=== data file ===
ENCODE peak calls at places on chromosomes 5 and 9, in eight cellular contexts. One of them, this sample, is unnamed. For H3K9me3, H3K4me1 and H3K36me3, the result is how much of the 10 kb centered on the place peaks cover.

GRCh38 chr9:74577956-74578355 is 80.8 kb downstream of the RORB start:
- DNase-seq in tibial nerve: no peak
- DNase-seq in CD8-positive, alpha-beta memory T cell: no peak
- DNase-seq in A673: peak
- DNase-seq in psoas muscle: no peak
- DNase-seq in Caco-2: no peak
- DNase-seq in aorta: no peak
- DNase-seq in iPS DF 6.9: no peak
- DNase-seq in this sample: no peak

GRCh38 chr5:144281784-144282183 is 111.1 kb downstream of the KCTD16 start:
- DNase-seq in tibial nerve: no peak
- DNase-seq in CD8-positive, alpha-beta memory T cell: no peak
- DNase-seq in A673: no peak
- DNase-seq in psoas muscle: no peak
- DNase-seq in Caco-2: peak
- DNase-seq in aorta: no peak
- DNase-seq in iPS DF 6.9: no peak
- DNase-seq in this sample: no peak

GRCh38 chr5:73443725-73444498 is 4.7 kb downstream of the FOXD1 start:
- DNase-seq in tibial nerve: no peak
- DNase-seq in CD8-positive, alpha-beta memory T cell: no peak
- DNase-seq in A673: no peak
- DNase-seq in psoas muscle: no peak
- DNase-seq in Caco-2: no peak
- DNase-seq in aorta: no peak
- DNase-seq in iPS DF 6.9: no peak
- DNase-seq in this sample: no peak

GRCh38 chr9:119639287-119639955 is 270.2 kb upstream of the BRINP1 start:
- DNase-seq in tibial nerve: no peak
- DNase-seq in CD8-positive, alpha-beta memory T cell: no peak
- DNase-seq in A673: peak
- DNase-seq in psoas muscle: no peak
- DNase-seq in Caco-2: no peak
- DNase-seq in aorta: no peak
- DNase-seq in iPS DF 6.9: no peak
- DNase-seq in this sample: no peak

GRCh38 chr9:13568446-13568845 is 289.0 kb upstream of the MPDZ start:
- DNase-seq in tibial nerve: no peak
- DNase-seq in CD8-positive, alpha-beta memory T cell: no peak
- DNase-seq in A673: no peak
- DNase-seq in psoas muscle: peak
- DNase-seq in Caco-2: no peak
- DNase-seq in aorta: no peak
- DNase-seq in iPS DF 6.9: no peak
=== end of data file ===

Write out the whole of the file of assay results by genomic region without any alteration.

ENCODE peak calls at places on chromosomes 5 and 9, in eight cellular contexts. One of them, this sample, is unnamed. For H3K9me3, H3K4me1 and H3K36me3, the result is how much of the 10 kb centered on the place peaks cover.

GRCh38 chr9:74577956-74578355 is 80.8 kb downstream of the RORB start:
- DNase-seq in tibial nerve: no peak
- DNase-seq in CD8-positive, alpha-beta memory T cell: no peak
- DNase-seq in A673: peak
- DNase-seq in psoas muscle: no peak
- DNase-seq in Caco-2: no peak
- DNase-seq in aorta: no peak
- DNase-seq in iPS DF 6.9: no peak
- DNase-seq in this sample: no peak

GRCh38 chr5:144281784-144282183 is 111.1 kb downstream of the KCTD16 start:
- DNase-seq in tibial nerve: no peak
- DNase-seq in CD8-positive, alpha-beta memory T cell: no peak
- DNase-seq in A673: no peak
- DNase-seq in psoas muscle: no peak
- DNase-seq in Caco-2: peak
- DNase-seq in aorta: no peak
- DNase-seq in iPS DF 6.9: no peak
- DNase-seq in this sample: no peak

GRCh38 chr5:73443725-73444498 is 4.7 kb downstream of the FOXD1 start:
- DNase-seq in tibial nerve: no peak
- DNase-seq in CD8-positive, alpha-beta memory T cell: no peak
- DNase-seq in A673: no peak
- DNase-seq in psoas muscle: no peak
- DNase-seq in Caco-2: no peak
- DNase-seq in aorta: no peak
- DNase-seq in iPS DF 6.9: no peak
- DNase-seq in this sample: no peak

GRCh38 chr9:119639287-119639955 is 270.2 kb upstream of the BRINP1 start:
- DNase-seq in tibial nerve: no peak
- DNase-seq in CD8-positive, alpha-beta memory T cell: no peak
- DNase-seq in A673: peak
- DNase-seq in psoas muscle: no peak
- DNase-seq in Caco-2: no peak
- DNase-seq in aorta: no peak
- DNase-seq in iPS DF 6.9: no peak
- DNase-seq in this sample: no peak

GRCh38 chr9:13568446-13568845 is 289.0 kb upstream of the MPDZ start:
- DNase-seq in tibial nerve: no peak
- DNase-seq in CD8-positive, alpha-beta memory T cell: no peak
- DNase-seq in A673: no peak
- DNase-seq in psoas muscle: peak
- DNase-seq in Caco-2: no peak
- DNase-seq in aorta: no peak
- DNase-seq in iPS DF 6.9: no peak